On Tuesday’s election, labor unions, as usual, played a crucial role in electing Democratic candidates. Union members voted for Barack Obama at a rate of 65% to 33%, according to AFL-CIO polling; according to official exit polls, Obama’s support in union households was 58%, which is 1 percentage point less than 2008 and pretty much par for the course for recent Democratic presidential candidates.

Yet labor’s political power extends far beyond the 12% of American workers who are members of labor unions. Unions provide the ground troops that are essential for get-out-the-vote campaigns; this election cycle, they were particularly crucial in battleground states like Wisconsin and Ohio, which are union states. In particular, this year, unions played an even more active role in GOTV efforts than in the past, because as a result of the Supreme Court’s Citizens United decision, for the first time, unions were able to call and canvass not just union households, but nonunion homes as well. AFL-CIO president Richard Trumka said that in the last four days of the 2012 campaign, members would be knocking on 5.5 million doors and making 5.2 million phone calls. And that’s just the AFL-CIO; other labor unions and organizations plan to reach out to millions more voters. There is no question that no other group in the Democratic coalition has anywhere near the organizational muscle that labor has.

This past Election Day, labor unions achieved some impressive accomplishments. In addition to helping to re-elect President Obama, they also provided crucial support for victorious senate candidates and scored major successes in ballot initiatives throughout the country.

The big question is, in return for all that massive support, what can labor expect the Democrats to deliver? As The Nation’s Josh Eidelson has pointed out, the results of labor’s efforts in the 2008 election have been mixed:

The president passed labor-backed healthcare and banking reforms, but barely offered lip service to the anti-union-busting Employee Free Choice Act. He appointed National Mediation Board members who made it easier for airline and railroad workers to organize, then signed a law that made it harder. His stimulus funds kept teachers on the job, but his Race to the Top rewarded states that made it easier to fire them. He stepped up trade cases against China, but pushed a massive NAFTA-style trade pact. After initially acceding to obstructionism, Obama defied GOP stalling tactics and recess-appointed a pro-labor majority to the National Labor Relations Board. But after proposing a regulation restricting child workers from using dangerous equipment on factory farms, his Labor Department scuttled it.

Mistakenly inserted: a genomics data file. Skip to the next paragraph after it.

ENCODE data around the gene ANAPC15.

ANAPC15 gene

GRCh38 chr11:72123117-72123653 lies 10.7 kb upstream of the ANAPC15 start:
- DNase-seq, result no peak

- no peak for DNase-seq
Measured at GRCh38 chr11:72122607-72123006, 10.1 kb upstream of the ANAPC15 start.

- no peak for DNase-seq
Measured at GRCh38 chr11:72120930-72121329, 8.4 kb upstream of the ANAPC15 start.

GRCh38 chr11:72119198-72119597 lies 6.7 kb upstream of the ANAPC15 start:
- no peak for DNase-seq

So what will labor ask for this time around, and what can it expect? Clearly, so long as we have a Republican-controlled House, much union-friendly legislation will be unpassable. So no card check (aka EFCA, the Employee Free Choice Act) for now, and at any rate, some union leaders seem to have cooled on EFCA (perhaps they agree with Richard Kahlenberg that making the right to join a union a civil right would be a better way to promote labor organizing and collective bargaining).

Even though President Obama has hands tied where passing new legislation is concerned, there are many important things he can do for labor unilaterally, by using the powers of the presidency. He can be more aggressive in making pro-labor appointments to the NLRB and the judiciary, for one thing. He can also sign executive orders that promote labor rights, and support administrative regulations in the most labor-friendly way possible. (So please, no more anti-labor debacles like this one, thank you!).

Above all, he can make liberal use of the veto pen should any Bowes-Simpson-type scheme to cut Social Security, Medicare, or Medicaid benefits come before his desk. Those programs are essential in establishing the kind of social and economic justice that labor unions so fervently support. In addition, those programs are so wildly popular that supporting them is not only just, it’s excellent politics, as well. Barack Obama does not have to worry about re-election and taking actions that will please corporate interests and wealthy donors, so there is no reason not to do the right thing, reward his allies and secure his place in history. What has he got to lose?

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Kathleen Geier is a writer and public policy researcher who lives in Chicago. She blogs at Inequality Matters. Find her on Twitter: @Kathy_Gee